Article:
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(Check out Chris Reed’s movie review of My Donkey, My Lover & I, available in theaters now via Greenwich Entertainment. Seen it? Join the conversation with HtN on our Letterboxd Page.)

Howard Hawks’ 1959 Western Rio Bravo offers an engaging mix of comedy, action, and song, not a triple combination one necessarily associates with its principal actor, John Wayne. But just before the big climactic shoot-out—the calm before the storm, as it were—co-stars Dean Martin and Ricky Nelson break out a nifty melody, courtesy of composer Dimitri Tiomkin and lyricist Paul Francis Webster, entitled “My Rifle, My Pony & Me.” Whatever one may think of the movie or its lead performer, the ditty speaks to bonhomie between human and animal, and the peace to be found in the simple things in life. Who knew that one day it would find its way into a charmingly comic French tale of romantic misadventure?

Such is My Donkey, My Lover & I (or “Antoinette dans les Cévennes” in the original language), a film loosely inspired by Robert Louis Stevenson’s 1879 travelogue Travels with a Donkey in the Cévennes (the Cévennes is a mountain range in south-central France, directly north of Montpelier). Written and directed by Caroline Vignal (Girlfriends), the movie follows protagonist Antoinette (Laure Calamy, Only the Animals) as she pursues her married lover from Paris after he waffles on what she believed were mutual vacation plans. Though she may think that her future lies with Vladimir (Benjamin Lavernhe, Delicious), she is about to learn some very different truths.

Her rushed plans put suddenly in place, Antoinette has no idea what lies in store, assuming that a 6-day hike between hostels will be easy to manage, especially since she has reserved a donkey as pack animal, according to tradition. As it turns out, she is but one of the few of the many tourists to have done so, most regarding such practice as a vestige of a time before good backpacks and shoes became commonplace. That’s not the only way that Antoinette becomes unintentionally famous on the trail.

She also confesses, to some fellow travelers the first night, her affair, the fact that Vladimir doesn’t know she is there, and that he is the father of one of her students (she is a grade-school students). This being France, whatever horror some feel over her actions and scandalous behavior is tempered by a love of romance. You go, girl! Hope it works out, unless it doesn’t.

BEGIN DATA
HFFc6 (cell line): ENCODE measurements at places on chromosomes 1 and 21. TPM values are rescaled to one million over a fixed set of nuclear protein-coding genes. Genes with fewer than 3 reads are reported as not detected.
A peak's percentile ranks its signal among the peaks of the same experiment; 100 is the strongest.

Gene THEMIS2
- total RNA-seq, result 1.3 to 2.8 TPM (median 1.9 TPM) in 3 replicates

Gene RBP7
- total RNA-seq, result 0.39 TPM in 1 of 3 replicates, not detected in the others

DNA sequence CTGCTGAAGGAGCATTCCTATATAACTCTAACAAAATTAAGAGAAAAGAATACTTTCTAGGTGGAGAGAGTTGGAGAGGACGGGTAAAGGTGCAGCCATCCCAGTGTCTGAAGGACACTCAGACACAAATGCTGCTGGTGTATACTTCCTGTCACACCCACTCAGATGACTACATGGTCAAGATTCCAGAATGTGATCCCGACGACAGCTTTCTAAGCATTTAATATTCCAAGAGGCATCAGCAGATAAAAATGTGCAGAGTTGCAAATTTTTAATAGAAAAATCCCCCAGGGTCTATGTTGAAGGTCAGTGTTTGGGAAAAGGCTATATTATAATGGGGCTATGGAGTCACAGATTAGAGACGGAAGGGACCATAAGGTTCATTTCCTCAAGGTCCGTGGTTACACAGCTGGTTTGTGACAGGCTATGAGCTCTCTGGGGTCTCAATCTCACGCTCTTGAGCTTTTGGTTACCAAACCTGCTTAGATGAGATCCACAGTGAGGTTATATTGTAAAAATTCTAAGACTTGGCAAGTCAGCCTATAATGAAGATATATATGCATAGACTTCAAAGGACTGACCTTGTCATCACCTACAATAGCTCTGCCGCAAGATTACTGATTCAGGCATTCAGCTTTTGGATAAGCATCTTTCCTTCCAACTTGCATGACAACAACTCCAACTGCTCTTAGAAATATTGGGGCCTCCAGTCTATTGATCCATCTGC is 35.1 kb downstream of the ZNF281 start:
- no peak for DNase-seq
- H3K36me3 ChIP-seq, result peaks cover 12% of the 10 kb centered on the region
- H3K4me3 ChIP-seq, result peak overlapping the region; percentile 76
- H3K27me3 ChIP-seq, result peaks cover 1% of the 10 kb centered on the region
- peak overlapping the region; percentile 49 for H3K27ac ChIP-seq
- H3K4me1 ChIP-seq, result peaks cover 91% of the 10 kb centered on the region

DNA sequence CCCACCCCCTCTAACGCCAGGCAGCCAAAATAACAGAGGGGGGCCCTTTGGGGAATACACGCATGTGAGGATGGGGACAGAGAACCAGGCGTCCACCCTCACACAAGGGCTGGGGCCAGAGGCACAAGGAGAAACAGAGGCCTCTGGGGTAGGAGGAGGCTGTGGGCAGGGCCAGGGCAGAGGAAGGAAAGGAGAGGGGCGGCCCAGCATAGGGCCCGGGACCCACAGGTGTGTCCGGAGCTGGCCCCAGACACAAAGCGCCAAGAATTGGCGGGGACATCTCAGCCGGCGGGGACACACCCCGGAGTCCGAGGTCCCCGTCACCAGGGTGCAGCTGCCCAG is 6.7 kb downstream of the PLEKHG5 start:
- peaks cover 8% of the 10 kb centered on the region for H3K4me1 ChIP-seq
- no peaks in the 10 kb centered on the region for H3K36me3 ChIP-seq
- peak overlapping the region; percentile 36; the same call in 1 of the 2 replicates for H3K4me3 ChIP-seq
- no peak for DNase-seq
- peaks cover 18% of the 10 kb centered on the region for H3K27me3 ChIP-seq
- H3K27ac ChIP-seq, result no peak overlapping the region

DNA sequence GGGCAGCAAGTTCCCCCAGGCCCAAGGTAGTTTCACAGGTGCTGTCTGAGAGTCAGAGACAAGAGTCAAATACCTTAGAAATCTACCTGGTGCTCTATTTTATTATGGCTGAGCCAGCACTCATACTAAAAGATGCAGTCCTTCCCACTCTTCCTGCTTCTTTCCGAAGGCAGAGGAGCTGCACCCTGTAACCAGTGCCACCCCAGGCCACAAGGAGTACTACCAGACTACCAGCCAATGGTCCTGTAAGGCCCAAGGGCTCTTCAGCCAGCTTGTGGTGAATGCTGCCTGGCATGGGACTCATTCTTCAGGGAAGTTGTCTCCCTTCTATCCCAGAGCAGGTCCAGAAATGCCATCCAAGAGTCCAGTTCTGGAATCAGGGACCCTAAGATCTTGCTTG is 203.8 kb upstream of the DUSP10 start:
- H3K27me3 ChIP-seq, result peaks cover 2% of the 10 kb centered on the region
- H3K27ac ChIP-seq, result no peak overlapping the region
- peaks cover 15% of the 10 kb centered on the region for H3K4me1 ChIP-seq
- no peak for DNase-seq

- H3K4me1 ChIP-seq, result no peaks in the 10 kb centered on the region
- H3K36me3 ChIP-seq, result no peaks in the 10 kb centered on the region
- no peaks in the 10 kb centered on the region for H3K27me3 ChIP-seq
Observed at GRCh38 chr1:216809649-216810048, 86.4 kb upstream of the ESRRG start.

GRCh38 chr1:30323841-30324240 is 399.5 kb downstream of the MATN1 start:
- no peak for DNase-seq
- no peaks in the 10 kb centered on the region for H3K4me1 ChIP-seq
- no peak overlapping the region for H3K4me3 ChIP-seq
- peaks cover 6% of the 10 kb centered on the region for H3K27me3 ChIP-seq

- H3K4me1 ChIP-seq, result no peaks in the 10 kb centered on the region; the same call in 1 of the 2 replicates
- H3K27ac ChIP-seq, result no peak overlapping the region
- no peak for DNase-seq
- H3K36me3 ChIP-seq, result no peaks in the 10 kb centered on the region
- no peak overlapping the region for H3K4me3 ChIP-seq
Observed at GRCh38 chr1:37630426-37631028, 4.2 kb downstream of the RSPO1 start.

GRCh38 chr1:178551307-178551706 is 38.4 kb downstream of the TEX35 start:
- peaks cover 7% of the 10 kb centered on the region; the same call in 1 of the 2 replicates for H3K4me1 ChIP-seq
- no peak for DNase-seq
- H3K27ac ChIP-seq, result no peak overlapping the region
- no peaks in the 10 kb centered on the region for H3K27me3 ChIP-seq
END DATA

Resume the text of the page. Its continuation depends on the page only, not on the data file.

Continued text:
And then there is Patrick, the donkey. Like all others of his kind, he is not inclined to take actions he deems unreasonable, including easily walking with an unknown new person, but after a rough start, during which Antoinette listens to, and the rejects, bad advice from men, she finds her own manner of managing Patrick’s seeming caprices, most of which involve telling him or her romantic woes. The sound of her voice is all the motivation he needs.

The film is not without its awkward moments, the comic bits—especially those with Patrick—overplayed beyond their welcome, but little by little this Gallic farce begins to work its magic. Thanks to many unexpected twists and turns, of plat and path, there are genuine surprises in store, including what happens when Antoinette meets Vladimir’s wife, Eléonore (Olivia Côte, The Rosemaker). Calamy is a joy to watch, as is Patrick. And then there is that Tiomkin tune, popping up out of nowhere. Beyond its symmetry with the title and ultimate leitmotif of the story, it’s also just a lovely refrain to accompany us on our journey from angst to tranquility. Que la vie est belle (sometimes).

– Christopher Llewellyn Reed (@ChrisReedFilm)

Greenwich Entertainment; Caroline Vignal; My Donkey, My Lover & I  movie review

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Christopher Llewellyn Reed is a film critic, filmmaker, and educator. A member of both the Online Film Critics Society (OFCS) and the Washington DC Area Film Critics Association (WAFCA) and a Rotten Tomatoes-approved film critic, he is: lead film critic at Hammer to Nail; editor at Film Festival Today; formerly the host of the award-winning Reel Talk with Christopher Llewellyn Reed, from Dragon Digital Media; and the author of Film Editing: Theory and Practice. In addition, he is one of the founders and former cohosts of The Fog of Truth, a podcast devoted to documentary cinema.

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